Lantern lights the way for law firms

Lantern lights the way for law firms

By Alicia Camphuisen

With the onset of the Internet as a resource and communication tool that spans continents, law firms have been quick to adopt knowledge management tools for improved handling and integration of their vast information resources.

For the past 18 months Freehill Hollingdale & Page (FHP), one of the country's largest law firms, has partnered with Ringtail Solutions, a software development company, to deliver online knowledge management that would conform to the existing system architecture.

According to FHP legal information services manager Elizabeth Miller, the Internet proved to be an obvious alternative as it is a relatively basic interface with which most staff are in some way familiar.

Both inbound and outbound information is scanned and managed under this latest partnership, which uses an application called Lantern, which has been designed by lawyers for Internet-based document management. Lantern software is distributed by Diskcovery, a legal services bureau, in Australia.

Lantern provides a mechanism for scanned images and documents to be entered by FHP's legal staff. This information forms a resource database which FHP legal teams access through a Netscape browser to provide advice to their clients. When documents are scanned into the system staff are able to add information about these transactions and can search over entries that were previously made.

In an effort to develop a database that "facilitates knowledge", Ms Miller said the legal teams are able to work more easily with each other and with clients, while time zones are not as prohibitive as they once were.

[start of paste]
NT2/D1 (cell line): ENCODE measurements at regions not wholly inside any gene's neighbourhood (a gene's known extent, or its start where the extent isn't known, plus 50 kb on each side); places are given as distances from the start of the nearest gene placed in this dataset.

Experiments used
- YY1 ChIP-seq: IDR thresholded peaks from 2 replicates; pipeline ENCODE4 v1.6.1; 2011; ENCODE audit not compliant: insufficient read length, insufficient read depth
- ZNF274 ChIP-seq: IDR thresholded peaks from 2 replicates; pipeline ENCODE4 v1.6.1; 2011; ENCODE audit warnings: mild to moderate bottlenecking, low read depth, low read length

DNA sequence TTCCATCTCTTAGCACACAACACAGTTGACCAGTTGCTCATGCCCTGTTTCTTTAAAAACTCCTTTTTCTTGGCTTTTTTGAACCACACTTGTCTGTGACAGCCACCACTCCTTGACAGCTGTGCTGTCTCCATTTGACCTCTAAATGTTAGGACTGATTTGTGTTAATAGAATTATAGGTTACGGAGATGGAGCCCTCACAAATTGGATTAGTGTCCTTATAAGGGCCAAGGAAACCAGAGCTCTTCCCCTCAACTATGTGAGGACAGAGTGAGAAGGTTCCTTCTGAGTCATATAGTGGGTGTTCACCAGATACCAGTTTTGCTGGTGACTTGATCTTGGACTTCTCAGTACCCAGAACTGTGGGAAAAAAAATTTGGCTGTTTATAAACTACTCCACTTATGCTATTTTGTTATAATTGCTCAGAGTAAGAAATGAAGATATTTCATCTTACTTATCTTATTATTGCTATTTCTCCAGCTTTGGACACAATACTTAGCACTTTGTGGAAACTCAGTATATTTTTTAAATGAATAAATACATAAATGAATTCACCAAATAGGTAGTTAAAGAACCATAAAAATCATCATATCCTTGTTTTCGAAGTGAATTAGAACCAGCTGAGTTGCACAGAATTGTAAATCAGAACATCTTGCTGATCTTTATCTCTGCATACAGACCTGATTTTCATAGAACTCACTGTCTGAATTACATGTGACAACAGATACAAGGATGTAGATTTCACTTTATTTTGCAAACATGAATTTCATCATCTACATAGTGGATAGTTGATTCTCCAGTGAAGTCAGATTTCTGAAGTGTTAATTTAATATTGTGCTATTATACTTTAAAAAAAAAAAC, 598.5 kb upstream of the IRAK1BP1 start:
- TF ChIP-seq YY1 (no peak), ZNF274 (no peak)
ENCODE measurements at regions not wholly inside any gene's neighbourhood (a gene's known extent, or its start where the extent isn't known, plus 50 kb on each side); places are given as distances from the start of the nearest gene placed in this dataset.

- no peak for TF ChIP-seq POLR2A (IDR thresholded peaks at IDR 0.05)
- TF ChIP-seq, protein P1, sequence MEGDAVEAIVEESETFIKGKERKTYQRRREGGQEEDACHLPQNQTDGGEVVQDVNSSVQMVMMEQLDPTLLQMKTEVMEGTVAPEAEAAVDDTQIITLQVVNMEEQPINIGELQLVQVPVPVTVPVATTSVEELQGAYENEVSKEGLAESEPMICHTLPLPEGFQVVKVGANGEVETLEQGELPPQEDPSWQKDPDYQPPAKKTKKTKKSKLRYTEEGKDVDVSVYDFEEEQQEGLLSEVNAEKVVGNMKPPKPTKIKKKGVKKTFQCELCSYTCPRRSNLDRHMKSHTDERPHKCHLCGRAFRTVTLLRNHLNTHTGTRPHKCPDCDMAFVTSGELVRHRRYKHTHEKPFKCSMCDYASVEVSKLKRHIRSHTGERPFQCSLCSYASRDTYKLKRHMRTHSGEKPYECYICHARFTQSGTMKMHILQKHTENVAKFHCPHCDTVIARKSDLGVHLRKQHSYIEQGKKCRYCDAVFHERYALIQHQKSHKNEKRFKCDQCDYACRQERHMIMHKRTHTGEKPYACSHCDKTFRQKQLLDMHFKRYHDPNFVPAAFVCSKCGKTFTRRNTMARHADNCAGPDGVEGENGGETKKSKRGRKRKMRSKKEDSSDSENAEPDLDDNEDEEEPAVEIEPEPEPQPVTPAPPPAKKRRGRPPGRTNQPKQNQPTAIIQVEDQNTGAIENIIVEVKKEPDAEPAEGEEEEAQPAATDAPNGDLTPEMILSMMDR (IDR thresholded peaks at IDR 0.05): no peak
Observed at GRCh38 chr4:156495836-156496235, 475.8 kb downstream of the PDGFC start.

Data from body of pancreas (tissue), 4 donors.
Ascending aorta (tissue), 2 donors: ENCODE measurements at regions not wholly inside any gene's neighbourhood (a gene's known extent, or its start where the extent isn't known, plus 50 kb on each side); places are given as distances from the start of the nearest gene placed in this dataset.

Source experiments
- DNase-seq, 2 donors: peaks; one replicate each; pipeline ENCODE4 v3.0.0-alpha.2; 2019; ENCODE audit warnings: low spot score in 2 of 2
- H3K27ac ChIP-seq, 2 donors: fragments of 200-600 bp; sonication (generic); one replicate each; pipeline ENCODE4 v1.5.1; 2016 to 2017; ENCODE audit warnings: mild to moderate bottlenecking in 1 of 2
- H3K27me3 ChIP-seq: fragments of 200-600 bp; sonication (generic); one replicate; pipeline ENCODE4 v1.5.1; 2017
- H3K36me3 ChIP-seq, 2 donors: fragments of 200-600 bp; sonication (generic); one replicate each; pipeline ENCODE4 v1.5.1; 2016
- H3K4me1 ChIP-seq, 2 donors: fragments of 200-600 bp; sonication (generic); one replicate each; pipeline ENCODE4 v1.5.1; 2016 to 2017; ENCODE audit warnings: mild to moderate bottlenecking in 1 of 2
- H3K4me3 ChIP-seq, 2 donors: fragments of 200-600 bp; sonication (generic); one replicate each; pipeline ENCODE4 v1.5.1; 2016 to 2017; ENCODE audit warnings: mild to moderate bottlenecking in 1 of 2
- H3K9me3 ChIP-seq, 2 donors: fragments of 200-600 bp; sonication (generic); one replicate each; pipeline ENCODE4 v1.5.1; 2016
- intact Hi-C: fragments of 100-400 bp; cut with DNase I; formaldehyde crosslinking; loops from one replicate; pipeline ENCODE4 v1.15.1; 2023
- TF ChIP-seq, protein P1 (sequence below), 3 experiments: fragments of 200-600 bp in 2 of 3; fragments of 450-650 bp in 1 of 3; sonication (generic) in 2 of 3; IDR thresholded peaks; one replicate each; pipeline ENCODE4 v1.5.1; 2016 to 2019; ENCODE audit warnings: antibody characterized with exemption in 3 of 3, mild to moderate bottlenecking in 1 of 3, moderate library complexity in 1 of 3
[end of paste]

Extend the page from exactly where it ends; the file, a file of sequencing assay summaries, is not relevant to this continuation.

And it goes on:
For FHP there have been significant changes since the introduction of Lantern. Legal staff are spending less time trying to communicate across the firm or farther afield, so their time is more constructively used to provide advice for clients.

With more time to devote to providing informed advice to clients, legal staff are able to bill their clients for less time, and are then able to take on other clients or assume other duties.

"We need systems like this to maintain our competitive advantage," she said.


Another firm to adopt Lantern is Clayton Utz Solicitors. For due diligence work associated with corporate mergers, the firm needed to manage documents so that they could be accessed by its offices around the country and in the UK and USA.

The firm's legal technical support department soon felt the strain of transmitting documents and keeping them up to date. Manager of legal technical support Phil Farrelly said that Clayton Utz explored secure ways of sharing legal documents internationally to help the service move toward digital storage.

Mr Farrelly said Lantern's online document management feature appealed to the firm as it meant legal staff could interact with foreign offices via a modem from their desktop, and could update documents at one point rather than at many.

Since the implementation of Lantern, Clayton Utz has devloped a successful beta site of the software with around 30,000 documents which comprise more than 300,000 pages, and some 100,000 legal annotations tracked by the Lantern-managed database. More than 35 staff and 10 modems can use the database simultaneously.

Mr Farrelly conceded that for large documents the firm was still required to keep hard copy records; however as he was quick to add, "if you can reduce the workload even to 80 per cent, it's still an improvement."

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